4 September 2018
Here at UCCS, the university prides itself on producing student athletes who excel in academics. The Starfish system is part of this process.
Starfish is a system that was implemented three years ago by Homer Wesley, the former Vice Chancellor of Student Success, and Barbara Gaddis, the current Executive Director of Student Retention.
The purpose of Starfish ranges from scheduling appointments with advisors to early alerts concerning poor performance in the classroom as well as other academic-based variables.
Because Starfish is still a generally unknown equity among the student body, this has led to some misconceptions about the system. One of those has been that athletes’ coaches are notified about their players’ actions in the classroom, ranging from absences to poor test scores.
As can be imagined, this does not settle well with some athletes. They view these alerts as a violation of their privacy, almost as if someone is looking over their shoulder the entire time.
“We need to do a better job of explaining the intention of Starfish,” said Ellen Burkart, Director of First Year Experience and Parent and Family Programs. Burkart stressed that Starfish is not a punitive system, 90 percent of alerts aren’t content-based, and that the purpose of early alerts is for faculty to alert advisors.
When an athlete is early alerted, an email is sent to Alex Koehler, Associate Athletic Director for Compliance. Koehler then alerts the student athlete’s coach.
Burkart also explained that athletes only typically receive one alert and that students have the option to decline being contacted about their situation. Early alerts are also up to the discretion of the professor.
“Students that are early alerted and reach out usually end up doing better,” said Burkart. She wants to be able to build a success plan for students to take with them after meeting with their advisor.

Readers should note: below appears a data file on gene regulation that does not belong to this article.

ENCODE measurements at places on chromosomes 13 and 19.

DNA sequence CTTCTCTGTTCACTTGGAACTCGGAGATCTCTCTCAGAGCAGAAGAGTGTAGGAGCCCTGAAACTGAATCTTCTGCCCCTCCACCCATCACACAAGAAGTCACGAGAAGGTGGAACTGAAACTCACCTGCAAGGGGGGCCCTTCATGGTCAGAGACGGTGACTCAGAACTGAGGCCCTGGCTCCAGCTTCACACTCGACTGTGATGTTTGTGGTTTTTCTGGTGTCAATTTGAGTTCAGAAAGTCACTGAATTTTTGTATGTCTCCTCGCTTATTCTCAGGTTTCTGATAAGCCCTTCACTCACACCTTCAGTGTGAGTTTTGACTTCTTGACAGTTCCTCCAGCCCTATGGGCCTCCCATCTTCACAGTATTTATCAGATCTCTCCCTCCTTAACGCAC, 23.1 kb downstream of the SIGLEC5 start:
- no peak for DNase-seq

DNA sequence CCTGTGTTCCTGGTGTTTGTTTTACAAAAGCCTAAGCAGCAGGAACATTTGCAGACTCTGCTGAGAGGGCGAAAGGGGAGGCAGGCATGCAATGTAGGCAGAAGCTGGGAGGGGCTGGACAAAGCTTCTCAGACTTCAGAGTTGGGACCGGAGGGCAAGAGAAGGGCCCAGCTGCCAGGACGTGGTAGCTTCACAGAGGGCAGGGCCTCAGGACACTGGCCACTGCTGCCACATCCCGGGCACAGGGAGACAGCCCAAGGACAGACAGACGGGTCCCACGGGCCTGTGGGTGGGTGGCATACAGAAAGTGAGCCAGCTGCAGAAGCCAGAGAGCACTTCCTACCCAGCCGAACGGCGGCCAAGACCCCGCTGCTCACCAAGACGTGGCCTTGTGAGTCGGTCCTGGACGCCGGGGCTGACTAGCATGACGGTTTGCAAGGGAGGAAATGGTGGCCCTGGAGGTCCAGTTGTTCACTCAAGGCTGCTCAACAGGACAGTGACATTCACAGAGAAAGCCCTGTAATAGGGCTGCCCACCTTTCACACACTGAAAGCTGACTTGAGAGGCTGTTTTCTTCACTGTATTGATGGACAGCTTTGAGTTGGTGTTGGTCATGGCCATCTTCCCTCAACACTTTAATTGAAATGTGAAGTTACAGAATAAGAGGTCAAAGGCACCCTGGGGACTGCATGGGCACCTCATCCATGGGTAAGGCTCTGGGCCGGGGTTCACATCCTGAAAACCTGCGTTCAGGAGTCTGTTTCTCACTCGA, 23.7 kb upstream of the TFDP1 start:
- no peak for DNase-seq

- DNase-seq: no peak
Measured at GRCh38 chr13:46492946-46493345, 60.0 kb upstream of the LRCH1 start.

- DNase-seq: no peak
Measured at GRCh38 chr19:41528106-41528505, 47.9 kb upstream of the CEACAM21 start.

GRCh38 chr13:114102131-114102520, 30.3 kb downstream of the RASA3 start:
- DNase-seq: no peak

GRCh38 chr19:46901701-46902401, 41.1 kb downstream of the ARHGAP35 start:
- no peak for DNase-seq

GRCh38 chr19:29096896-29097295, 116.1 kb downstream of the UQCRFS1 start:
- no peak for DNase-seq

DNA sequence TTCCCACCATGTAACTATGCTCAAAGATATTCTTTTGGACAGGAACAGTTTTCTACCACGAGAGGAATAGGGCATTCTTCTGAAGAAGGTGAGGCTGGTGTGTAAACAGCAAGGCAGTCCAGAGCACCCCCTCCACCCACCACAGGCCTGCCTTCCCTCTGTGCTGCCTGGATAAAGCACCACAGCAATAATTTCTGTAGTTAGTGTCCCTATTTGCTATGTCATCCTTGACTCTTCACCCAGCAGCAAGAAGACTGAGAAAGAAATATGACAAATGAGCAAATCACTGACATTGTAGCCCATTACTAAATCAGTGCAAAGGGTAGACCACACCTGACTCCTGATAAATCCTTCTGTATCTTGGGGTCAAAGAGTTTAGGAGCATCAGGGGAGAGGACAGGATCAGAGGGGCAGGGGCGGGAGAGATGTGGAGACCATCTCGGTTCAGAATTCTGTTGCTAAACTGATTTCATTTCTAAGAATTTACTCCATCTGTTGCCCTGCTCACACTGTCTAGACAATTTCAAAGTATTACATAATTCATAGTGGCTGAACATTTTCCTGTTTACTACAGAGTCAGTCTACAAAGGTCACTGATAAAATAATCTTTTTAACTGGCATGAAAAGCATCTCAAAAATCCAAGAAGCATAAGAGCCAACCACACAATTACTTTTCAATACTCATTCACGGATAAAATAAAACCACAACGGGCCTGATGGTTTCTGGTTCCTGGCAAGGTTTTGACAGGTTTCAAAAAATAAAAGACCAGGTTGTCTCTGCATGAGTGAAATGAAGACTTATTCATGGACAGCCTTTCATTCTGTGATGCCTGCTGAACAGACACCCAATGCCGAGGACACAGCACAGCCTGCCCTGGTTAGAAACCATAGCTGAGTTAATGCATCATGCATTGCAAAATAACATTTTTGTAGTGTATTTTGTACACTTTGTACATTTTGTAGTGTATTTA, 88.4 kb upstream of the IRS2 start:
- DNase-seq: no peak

“The biggest change I would make is we need to market it better,” said Burkart. She hopes that they can create a video in the future to show during Gateway Program Seminar (GPS) classes. That way, incoming freshmen will be able to utilize this system early on in their college careers. Freshman advising is also now required.
Stephanie Kol, a first-year student in the clinical medical health counseling graduate program who works alongside Burkart, believes that Starfish is something that should be looked at as a positive.
“The system before wasn’t as intentional with making connections; it felt like harassment and was overbearing. It felt like I did something wrong.”
Kol, who majored in Communication and minored in Counseling as an undergraduate, cited confidentiality and student accessibility as two of the biggest positives about Starfish, saying that being able to make appointments on Starfish makes it more accessible.
Burkart wants students to be more proactive when it comes to seeking help.
“We want students to be more successful and not feel like they have to do it alone. The intent is students’ success., said Burkart.
“It’s not a bad thing to have someone looking over your shoulder.” Burkart notes that contact has toned down over the years, especially after the implementation of Starfish.
Burkart hopes that as the number of students who know about Starfish increases, the misconceptions about it will disappear. “I want to know enough about [their] business to help [them] get better. We want [them] to be part of our family, to be able to just kick back and breathe.”